4. Lean into finding your people (instead of going viral)
As a follow up to the last point, if you lean into the idea that your purpose is to find your people, you won’t fixate on how fast your followers grow. –Remember, that you’re trying to find those folks that “get it”; not just folks “liking” a post. –Well, it turns out that if folks are into you, they will end up following and liking you along the way, so it works out…. (For example, we started with seven years ago and had 137 subscribers on YouTube. It has taken a heck of a lot of cross-posting on over 35 social media platforms and monthly email newsletters and telling everyone from pillar to post to build to our current 2023 subscriber count of 16,300 subscribers, so it has NOT been overnight.) –And if we can do it, you can do it too.
Why you should be on more than one social media platform: https://bit.ly/Ep141moresocmedblog
5. Make a commitment to just start
We KNOW we keep saying the same thing over and over, but our easiest and best advice is to make a choice to just start doing more marketing today than you did yesterday and work your way from there.
6. Do more than you did last time; as you grow more comfortable, try more things
To be honest, that’s how we started. At first, we barely posted at all, but over time, we worked out a weekly time frame that was comfortable for us and that we could maintain and we have just kept going from there. –There are STILL modes and methods and post types that we HAVEN’T tried, but we keep trying to add something new to the list and, if we like it, we continue doing it—and sometimes, we cross older things off—and at other times we disregard the new thing because we know it doesn’t work for us.
Want to take better band photos? http://bit.ly/betterbandphotos
7. Decide what you want before you begin
Finally, if you are JUST beginning, decide how much time and effort you’re doing to put into it early on, so that you don’t get sucked into a wormhole—like we did at first! —When we FIRST began, I was in blog groups and was swapping subscribes with ALL kinds of folks, so that I was on social media for HOURS a day and sharing as many as 400 subscriber swaps per day! –I was fucking obsessed and it WASN’T healthy. –Now, I post 4 major posts per week and spend about 45 minutes per day online a day and try NOT to log in at all on the weekend, except to share our weekly episode. It doesn’t consume my life and all my free time, because I decided that like sucked when I was online ALL THE TIME. So, I suggest that you decide where you see yourself BEFORE you jump in. That way, you won’t burn yourself out and drive yourself crazy and won’t run away from social media screaming and cursing.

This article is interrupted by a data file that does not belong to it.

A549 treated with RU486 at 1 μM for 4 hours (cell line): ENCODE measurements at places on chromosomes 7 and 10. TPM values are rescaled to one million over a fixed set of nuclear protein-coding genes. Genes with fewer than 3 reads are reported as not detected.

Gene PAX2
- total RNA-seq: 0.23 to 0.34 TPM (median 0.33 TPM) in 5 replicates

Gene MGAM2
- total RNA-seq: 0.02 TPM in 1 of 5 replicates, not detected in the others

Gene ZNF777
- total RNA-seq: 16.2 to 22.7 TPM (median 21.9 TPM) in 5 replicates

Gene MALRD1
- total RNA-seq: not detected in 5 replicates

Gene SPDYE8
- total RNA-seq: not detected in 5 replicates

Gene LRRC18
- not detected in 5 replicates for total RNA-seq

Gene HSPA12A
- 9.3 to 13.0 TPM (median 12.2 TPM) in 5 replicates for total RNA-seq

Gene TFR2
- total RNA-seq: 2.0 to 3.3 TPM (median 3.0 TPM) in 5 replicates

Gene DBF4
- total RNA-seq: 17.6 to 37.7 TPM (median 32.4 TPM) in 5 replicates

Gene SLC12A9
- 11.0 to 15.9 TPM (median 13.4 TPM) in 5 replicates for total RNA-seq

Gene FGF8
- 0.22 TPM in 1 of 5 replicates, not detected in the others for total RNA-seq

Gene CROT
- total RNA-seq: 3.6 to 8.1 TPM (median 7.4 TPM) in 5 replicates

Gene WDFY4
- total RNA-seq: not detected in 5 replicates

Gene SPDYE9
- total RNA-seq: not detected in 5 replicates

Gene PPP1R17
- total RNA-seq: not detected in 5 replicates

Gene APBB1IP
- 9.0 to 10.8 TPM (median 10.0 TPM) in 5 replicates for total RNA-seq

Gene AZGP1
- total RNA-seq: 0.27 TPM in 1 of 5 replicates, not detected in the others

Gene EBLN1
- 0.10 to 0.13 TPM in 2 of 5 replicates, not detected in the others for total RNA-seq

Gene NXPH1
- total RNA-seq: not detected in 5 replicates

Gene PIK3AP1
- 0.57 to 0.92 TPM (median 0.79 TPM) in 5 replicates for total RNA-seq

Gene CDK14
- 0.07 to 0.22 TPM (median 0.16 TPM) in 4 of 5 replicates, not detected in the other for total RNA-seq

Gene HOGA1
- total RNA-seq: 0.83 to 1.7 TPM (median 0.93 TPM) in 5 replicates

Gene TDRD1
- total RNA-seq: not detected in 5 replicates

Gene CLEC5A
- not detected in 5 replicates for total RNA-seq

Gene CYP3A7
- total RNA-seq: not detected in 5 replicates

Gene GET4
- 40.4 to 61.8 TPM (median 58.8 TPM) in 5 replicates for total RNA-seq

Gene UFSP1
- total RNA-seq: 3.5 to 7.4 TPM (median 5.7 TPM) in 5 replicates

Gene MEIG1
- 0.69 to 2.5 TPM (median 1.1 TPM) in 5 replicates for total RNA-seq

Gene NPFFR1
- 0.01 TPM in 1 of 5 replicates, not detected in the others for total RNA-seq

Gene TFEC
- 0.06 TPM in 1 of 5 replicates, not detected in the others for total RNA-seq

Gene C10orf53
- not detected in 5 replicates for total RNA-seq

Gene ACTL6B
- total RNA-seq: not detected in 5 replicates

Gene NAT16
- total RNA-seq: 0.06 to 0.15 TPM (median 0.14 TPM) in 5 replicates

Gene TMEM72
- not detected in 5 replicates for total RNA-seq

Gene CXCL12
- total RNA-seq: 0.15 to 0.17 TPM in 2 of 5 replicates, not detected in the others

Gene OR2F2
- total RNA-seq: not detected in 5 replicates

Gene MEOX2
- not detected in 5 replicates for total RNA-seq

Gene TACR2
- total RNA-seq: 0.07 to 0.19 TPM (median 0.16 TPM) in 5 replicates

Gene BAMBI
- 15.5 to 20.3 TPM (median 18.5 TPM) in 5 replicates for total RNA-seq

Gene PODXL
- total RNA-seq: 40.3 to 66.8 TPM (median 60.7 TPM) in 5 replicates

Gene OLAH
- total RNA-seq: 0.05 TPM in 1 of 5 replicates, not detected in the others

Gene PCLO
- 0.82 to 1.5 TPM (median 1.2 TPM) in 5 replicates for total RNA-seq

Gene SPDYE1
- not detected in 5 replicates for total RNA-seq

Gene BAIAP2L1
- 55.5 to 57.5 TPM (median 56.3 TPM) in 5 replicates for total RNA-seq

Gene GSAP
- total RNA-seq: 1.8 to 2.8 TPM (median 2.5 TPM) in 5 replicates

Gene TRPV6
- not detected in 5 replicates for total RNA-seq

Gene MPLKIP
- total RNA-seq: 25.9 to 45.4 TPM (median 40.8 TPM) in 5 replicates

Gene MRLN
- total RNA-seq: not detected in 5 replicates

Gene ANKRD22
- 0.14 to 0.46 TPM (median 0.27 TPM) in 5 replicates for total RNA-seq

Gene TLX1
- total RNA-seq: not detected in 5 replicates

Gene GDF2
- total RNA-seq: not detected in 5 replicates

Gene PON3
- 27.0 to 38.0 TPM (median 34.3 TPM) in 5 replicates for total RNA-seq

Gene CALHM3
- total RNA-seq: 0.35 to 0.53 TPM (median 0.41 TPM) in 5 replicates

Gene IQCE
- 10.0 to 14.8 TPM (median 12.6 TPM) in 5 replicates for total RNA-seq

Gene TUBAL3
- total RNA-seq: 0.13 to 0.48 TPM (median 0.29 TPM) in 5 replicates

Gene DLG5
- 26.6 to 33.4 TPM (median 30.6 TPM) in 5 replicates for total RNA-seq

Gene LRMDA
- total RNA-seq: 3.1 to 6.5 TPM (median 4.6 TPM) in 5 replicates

Well, that’s it. We KNOW that this is good information and, hopefully, you can find yourself somewhere in there, no matter where you are in your social media and/or marketing journey.
See the episode for the full discussion.
What about you?
How do YOU market your work?
Be sure to let us know in the comments below.
Did you know that along with putting together our next album, we are working on our first book?
Here’s the link, if you want to pre-order: https://bit.ly/prejippiebklanding
Here’s what we’re into now:
· One of our videos for our song, “Tell Me What You Want,” is going gangbusters in Vietnam! https://bit.ly/tellmewhatyouwantvid
· “Faith in Me” on Union 999 Independent Playlist: https://spoti.fi/3Jusm2Q
· “I Miss You” got picked up for a Spotify Playlist! https://spoti.fi/3jha4HP
· Tom Ray’s Art Podcast: https://bit.ly/tomrayspodcast2june2022
· “Sugar Fit” on Darkest Corners of the World Podcast S2 E3 http://bit.ly/sugarfitdarkestpod
· “Flying High” (from “Sugar Fit” album) on Toes in the Sand Playlist http://bit.ly/toesplaylist
· “Sugar Fit” on his Spotify “Indie: Undiscovered But Brilliant: Vol. 3” http://bit.ly/SugarFitonPlaylist2
· “Sugar Fit” on No Sugar Radio http://bit.ly/nosugarradiosugarfit
· Here’s how to get our “Sugar Fit” t-shirts:
If you like this, you might enjoy:
· Basic Recording Studio Setup: https://bit.ly/246basicstudiopost
· What to do when real life interrupts your artistic process? https://bit.ly/241reallifeblog
· 7 Strategies for rebounding from creative burnout: https://bit.ly/239digoutofburnoutblog
· How to give better interviews (for D.I.Y. Rock Star): https://bit.ly/236betterinterviewsblog
· How to give better live performances: https://bit.ly/219betterliveblog
· How to collaborate better (for D.I.Y. Rock Star): https://bit.ly/Ep163collaborateblog
· How to write quicker, but better (for D.I.Y. Rock Star): https://bit.ly/228writebetterblogpost
· Should you ever play for free? https://bit.ly/214playfreeblog
· 17 Tips for taking better band photos—ESPECIALLY if you taking them yourself: http://bit.ly/betterbandphotos